Similar Tortas are served, in Trasvtevere (Rome) with either brandied cherries or fruit compotes. Cakes aren't expected to be as sweet as Americans are used to. I followed the instructions to take out while still quite wobbly. Like a cheese cake. Serve with syrup from poached pears.

I really liked this recipe. Easy to make and my family loved it. I made a few tweaks to address some of the previous users complained about. I used probably a cup and a half of ricotta cheese, I did not use all of the polenta - only about 75% of what the recipe calls for, and instead of all honey I substituted 1/2 sugar, 1/2 honey. Also, I made the cake 1 day in advance of when I was serving it. These adjustments made for a moist, lightly sweet delicious Torta!

I just returned from Italy where I had eaten an amazing polenta-ricotta cake and wanted to make one. I was curious about all the negative reviews about dryness and lack of sweetness and flavor so I went ahead and made it. My cake turned out perfectly, exactly like the one I had in Italy. The dryness people encountered was probably caused by overbaking. This cake needs to be very wobbly in the middle when it comes out of the oven. Slightly less than 40 minutes for me. It firms up as it cools. Also, the recipe says a “generous” cup of ricotta. I used 1 1/4 cups. I might use more next time. I also didn’t see any reason for the honey to be divided btw the egg whites and the batter. For people who complained about a lack of sweetness, I suggest serving with a syrup on the side. This is how it was presented in Italy. In that case, it was a rosemary maple syrup.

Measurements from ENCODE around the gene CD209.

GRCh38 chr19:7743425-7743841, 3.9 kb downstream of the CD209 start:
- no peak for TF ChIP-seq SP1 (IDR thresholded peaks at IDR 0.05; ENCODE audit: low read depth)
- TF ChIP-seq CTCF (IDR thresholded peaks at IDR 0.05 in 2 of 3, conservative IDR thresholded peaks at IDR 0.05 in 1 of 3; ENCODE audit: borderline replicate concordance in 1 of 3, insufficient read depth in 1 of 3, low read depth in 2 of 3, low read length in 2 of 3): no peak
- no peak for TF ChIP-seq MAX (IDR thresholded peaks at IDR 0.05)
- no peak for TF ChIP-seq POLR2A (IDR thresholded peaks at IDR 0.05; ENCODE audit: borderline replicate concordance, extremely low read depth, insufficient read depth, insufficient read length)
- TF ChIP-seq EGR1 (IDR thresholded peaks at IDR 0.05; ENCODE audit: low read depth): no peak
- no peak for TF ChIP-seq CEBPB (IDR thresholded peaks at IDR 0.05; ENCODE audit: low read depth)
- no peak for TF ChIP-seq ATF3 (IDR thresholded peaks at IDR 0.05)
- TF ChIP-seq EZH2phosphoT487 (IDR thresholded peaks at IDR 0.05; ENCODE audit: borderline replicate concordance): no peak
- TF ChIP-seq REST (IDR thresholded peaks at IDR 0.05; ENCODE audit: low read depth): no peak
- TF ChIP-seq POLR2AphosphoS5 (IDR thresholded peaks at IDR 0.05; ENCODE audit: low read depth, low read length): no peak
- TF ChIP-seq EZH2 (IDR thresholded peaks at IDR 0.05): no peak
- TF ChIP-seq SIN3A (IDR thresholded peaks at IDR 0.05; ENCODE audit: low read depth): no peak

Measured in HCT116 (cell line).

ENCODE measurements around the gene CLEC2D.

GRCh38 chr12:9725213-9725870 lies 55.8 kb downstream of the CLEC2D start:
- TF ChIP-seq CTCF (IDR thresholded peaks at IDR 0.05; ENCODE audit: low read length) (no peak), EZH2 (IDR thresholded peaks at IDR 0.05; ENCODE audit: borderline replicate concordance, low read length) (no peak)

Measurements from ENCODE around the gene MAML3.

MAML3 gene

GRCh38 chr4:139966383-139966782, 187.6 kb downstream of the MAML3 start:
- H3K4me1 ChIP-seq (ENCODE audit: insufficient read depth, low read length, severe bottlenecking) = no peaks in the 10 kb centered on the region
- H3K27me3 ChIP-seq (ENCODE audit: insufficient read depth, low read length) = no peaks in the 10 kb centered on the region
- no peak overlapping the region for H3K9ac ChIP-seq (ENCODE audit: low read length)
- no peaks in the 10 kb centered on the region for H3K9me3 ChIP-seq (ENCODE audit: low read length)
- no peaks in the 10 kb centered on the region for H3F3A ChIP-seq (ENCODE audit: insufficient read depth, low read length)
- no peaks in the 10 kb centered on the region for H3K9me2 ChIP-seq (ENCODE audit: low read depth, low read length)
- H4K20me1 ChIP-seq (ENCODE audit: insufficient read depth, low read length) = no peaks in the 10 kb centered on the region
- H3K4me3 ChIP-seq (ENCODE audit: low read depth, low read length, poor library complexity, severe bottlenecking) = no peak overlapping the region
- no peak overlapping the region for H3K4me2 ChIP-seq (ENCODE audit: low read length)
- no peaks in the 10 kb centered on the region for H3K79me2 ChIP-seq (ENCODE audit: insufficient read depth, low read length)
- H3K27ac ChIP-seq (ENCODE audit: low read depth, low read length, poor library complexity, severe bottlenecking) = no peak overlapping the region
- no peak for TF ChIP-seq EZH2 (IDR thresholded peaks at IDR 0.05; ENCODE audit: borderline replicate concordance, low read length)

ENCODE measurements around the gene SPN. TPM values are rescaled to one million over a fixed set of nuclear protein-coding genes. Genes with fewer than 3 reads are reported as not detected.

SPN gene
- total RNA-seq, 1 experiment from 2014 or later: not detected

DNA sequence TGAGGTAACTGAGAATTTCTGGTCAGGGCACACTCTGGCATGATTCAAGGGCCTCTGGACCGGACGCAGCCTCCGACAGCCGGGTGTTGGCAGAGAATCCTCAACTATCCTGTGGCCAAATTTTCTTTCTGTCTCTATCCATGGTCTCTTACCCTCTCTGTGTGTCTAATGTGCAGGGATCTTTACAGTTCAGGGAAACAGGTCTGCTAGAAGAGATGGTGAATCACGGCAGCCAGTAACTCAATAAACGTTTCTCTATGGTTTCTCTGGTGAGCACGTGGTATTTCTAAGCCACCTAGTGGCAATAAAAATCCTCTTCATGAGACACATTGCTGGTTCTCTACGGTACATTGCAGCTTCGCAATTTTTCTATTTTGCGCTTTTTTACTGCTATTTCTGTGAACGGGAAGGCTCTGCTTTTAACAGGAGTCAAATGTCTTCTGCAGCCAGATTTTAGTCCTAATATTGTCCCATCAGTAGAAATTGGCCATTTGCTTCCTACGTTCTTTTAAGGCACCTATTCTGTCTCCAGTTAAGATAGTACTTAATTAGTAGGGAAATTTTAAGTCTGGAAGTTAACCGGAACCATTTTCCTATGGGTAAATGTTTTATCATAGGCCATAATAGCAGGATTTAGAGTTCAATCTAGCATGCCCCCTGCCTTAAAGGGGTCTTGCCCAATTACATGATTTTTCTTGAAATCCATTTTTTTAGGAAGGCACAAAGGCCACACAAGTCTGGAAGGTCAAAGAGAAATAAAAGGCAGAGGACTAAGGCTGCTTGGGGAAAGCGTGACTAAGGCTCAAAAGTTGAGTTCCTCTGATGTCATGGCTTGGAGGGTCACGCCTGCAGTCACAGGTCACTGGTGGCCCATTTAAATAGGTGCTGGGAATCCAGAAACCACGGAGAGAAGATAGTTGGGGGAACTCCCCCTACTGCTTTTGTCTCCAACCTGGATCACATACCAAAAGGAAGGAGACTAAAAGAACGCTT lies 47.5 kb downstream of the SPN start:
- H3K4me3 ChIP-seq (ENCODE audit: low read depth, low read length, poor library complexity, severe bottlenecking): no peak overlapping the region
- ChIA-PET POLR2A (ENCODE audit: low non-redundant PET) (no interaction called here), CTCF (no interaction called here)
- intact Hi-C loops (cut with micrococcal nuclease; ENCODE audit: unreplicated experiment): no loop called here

Don't do it. It sounded good to us and we tried it before reading the reviews. I have never seen so many in my family reject a dessert so quickly. It was dense, dry and just plain disappointing.

Made this recipe for a dinner party, embarressed to serve it, dry and tasteless.

Delicious! For those of you that are not used to good Italian desserts, this is not a sweet cake . if youre really hankering for a sugar fix, add some big cherries or whipping cream . we used coconut whipped cream and bing cherries . FAB!

Given the negative reviews, why is this recipe still here.

What a shame it came out bad. It actually could have made a good cake for Passover. No flour. Since everyone said it's too dry, I'm wondering to omit the polenta. Epicurious usually had very good recipes. I'm surprised this came out so bad. We're all of you able to tell it was going to be dry by the batter? I sometimes can tell. I hv not made it yet. But I may try it without the polenta and see what happens.